Research shows if cybercrime was a country, it would have the 13th-highest GDP in the world.
Cybercrime is a booming business, as anyone interested in the area can tell you anecdotally, but new research shows just how lucrative it really is.
Dr Michael McGuire, senior criminology lecturer at the University of Surrey, presented the results of his study Into the Web of Profit at RSA 2018 in San Francisco.
A complex web
Over nine months, McGuire discovered the machinations that keep the cybercrime economy sustained, as well as how it overlaps with the legitimate economy.
The study was sponsored by security firm Bromium and was originally going to explore where exactly cyber-criminals spend their money, but the scope of the work soon expanded. “It turned into a huge piece of research, which looks at the whole of how money flows around the cybercrime system.”
He noted a rise in ‘platform criminality’, much like the platform capitalism model used by major tech firms such as Facebook. In the cybercrime world, malware is turned into a product, which simplifies the purchase of illegal products and services, enabling broader criminal activities such as drug production, terrorism and human trafficking. Think of it like a mirror image of the legitimate economy – a “monstrous double” of the information economy, as McGuire dubbed it.
“There are large organisations in the burgeoning cybercrime economy that very closely match the structures and business plans of companies like Uber, Airbnb, Facebook, Twitter and WhatsApp.
“These platform owners act more like service providers than criminals; they don’t commit the crimes directly but enable and profit from cybercrime and are helping to create a world where cybercrime is a permanent state.”
Cybercrime funding other illegal activity
McGuire found links between cybercrime and the production of synthetic drugs. When dark-web market AlphaBay was taken down, listings for toxic chemicals as well as malware were found. “Many substances of this kind are manufactured in China or India, purchased via online markets, then shipped in bulk to Europe. But there is also evidence that groups who acquire revenues from cybercrime are involved in the active production of drugs.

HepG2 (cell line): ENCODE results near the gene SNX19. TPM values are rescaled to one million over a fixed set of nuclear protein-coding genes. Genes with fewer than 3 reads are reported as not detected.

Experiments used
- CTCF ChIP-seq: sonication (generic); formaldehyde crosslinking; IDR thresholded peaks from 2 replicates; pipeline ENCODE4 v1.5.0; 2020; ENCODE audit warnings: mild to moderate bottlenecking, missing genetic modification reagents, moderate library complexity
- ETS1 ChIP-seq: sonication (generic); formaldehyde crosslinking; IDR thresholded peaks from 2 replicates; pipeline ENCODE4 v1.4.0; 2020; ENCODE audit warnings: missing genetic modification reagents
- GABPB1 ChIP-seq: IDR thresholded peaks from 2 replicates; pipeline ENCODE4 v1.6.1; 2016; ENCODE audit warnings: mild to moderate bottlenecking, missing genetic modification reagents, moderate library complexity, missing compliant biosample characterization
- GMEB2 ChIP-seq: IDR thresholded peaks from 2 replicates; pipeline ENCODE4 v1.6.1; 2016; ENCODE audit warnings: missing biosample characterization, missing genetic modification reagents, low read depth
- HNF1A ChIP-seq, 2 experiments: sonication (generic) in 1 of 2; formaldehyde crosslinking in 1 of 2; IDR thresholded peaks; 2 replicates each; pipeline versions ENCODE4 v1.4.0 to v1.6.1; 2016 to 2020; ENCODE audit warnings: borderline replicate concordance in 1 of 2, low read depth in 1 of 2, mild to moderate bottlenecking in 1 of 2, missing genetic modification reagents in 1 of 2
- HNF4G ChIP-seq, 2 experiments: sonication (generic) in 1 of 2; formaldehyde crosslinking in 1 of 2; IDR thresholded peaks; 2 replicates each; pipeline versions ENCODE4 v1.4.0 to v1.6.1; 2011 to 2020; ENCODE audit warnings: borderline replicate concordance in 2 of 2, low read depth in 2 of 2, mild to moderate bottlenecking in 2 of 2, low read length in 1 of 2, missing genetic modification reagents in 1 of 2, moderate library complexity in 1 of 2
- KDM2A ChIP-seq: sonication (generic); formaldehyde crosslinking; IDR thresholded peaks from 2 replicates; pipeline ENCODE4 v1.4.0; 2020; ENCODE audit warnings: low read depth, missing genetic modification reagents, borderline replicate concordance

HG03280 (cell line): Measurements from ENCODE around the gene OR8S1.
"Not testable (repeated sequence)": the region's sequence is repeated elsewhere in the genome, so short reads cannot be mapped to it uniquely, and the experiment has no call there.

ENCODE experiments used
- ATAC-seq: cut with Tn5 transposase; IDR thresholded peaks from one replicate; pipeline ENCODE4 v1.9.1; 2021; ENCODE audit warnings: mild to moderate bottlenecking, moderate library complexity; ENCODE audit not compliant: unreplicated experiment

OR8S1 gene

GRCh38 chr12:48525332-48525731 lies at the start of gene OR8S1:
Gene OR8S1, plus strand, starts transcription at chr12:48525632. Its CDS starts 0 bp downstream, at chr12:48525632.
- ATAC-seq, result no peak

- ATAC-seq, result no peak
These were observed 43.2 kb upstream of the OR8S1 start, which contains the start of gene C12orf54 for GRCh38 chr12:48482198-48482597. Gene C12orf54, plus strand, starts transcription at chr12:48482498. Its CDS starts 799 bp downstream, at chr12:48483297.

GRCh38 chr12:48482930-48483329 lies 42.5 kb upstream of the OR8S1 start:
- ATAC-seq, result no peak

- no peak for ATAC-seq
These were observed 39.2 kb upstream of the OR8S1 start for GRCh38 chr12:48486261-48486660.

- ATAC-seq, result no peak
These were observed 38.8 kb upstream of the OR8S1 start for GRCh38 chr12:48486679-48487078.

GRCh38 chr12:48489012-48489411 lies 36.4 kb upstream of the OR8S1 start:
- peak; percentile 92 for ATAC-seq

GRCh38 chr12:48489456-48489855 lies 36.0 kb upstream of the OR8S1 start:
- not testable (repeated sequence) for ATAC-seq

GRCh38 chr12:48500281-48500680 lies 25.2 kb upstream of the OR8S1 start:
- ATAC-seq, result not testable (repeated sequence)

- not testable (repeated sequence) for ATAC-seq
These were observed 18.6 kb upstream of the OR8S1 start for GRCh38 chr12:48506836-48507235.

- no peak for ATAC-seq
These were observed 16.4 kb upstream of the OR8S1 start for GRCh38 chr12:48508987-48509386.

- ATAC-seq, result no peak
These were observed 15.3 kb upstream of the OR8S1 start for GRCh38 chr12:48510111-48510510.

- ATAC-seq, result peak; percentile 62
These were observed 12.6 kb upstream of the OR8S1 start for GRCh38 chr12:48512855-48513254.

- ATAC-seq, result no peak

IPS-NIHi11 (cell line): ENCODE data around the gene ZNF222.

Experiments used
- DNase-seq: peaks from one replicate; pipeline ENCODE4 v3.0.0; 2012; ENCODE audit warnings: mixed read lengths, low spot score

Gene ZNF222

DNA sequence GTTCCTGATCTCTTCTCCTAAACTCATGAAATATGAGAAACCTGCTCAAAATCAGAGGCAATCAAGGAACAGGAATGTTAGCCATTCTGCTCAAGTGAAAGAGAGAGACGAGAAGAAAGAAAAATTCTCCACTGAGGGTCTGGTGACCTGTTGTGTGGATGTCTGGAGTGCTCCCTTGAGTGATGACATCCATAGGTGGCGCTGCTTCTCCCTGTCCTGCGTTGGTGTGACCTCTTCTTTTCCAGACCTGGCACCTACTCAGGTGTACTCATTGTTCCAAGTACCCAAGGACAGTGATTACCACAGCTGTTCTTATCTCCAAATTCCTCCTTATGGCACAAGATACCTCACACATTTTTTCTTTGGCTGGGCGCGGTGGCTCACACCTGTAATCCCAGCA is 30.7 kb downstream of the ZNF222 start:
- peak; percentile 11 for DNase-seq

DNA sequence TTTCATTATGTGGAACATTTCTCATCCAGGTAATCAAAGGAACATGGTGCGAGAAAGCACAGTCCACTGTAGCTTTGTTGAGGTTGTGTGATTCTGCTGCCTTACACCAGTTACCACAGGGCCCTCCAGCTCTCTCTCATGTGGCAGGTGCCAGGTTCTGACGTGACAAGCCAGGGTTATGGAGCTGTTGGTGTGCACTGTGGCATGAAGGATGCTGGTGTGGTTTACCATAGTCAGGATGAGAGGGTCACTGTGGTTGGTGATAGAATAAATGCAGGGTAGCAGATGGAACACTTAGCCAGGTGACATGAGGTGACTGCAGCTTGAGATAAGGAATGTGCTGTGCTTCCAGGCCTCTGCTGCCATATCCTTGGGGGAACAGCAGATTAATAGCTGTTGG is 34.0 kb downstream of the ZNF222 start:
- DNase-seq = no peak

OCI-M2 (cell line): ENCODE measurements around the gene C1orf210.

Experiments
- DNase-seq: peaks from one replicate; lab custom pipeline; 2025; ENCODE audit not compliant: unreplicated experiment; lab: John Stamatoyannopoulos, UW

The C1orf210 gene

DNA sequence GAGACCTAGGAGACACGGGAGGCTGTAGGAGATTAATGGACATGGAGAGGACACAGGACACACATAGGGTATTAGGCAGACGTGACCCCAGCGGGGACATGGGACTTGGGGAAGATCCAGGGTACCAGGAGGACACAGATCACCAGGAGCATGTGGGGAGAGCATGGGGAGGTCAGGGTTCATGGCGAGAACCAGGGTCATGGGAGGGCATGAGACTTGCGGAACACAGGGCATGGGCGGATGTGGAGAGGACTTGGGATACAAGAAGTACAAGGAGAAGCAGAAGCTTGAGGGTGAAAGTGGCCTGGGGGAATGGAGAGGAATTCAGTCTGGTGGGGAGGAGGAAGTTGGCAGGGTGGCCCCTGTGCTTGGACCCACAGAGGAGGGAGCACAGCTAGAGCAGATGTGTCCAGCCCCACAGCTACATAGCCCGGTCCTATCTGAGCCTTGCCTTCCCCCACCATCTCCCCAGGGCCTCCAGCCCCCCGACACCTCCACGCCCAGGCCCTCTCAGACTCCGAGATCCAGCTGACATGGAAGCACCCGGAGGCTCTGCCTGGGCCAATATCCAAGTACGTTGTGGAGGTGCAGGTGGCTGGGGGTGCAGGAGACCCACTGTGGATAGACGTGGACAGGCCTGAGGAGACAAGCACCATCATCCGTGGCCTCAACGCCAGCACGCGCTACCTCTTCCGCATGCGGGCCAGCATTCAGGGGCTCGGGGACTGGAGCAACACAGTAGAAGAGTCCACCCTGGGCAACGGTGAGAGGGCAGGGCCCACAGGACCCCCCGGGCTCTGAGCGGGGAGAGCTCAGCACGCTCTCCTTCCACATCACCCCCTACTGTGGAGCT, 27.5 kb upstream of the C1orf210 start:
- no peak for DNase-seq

“For example, the arrest of a Dutch money-laundering gang also led to the discovery of ingredients they possessed to make ecstasy, further highlighting a material link between cybercrime activities and organised-crime activities.”
Criminals reinvest approximately 20pc of their revenues into additional crime, indicating that up to $300bn is used to drive other kinds of offline illegal activity.
The cybercrime world generates a staggering $1.5trn annually, which includes $160bn in data trading, $550bn in trade secret and intellectual property theft, $1bn in ransomware and $860bn in illegal online markets.
The larger multinational operations can earn up to $1bn a year, while $30,000 is a more likely figure for the average smaller operation.
An economy in itself
It’s clear from the research that cybercrime is no longer just a business, said McGuire. “It’s much, much more than that. It’s like an economy which mirrors the legitimate economy. Increasingly, what we’re seeing is the legitimate economy feeding off the cybercrime economy.
“More concerning is evidence that cybercrime revenues are now significant enough to attract the attention of those who are ready to use them to fund more serious crime, such as human trafficking, drug production or even terrorism.”
Digital payments systems, including PayPal, were used as money-laundering tools.
In order to deal with the issues, a holistic approach is recommended. Focusing on specific types of crime and how they are committed is only effective to a certain level. By gathering and building a comprehensive overview that considers the interconnections between both the legitimate and criminal data economies, a full understanding of the issue at hand can be gleaned.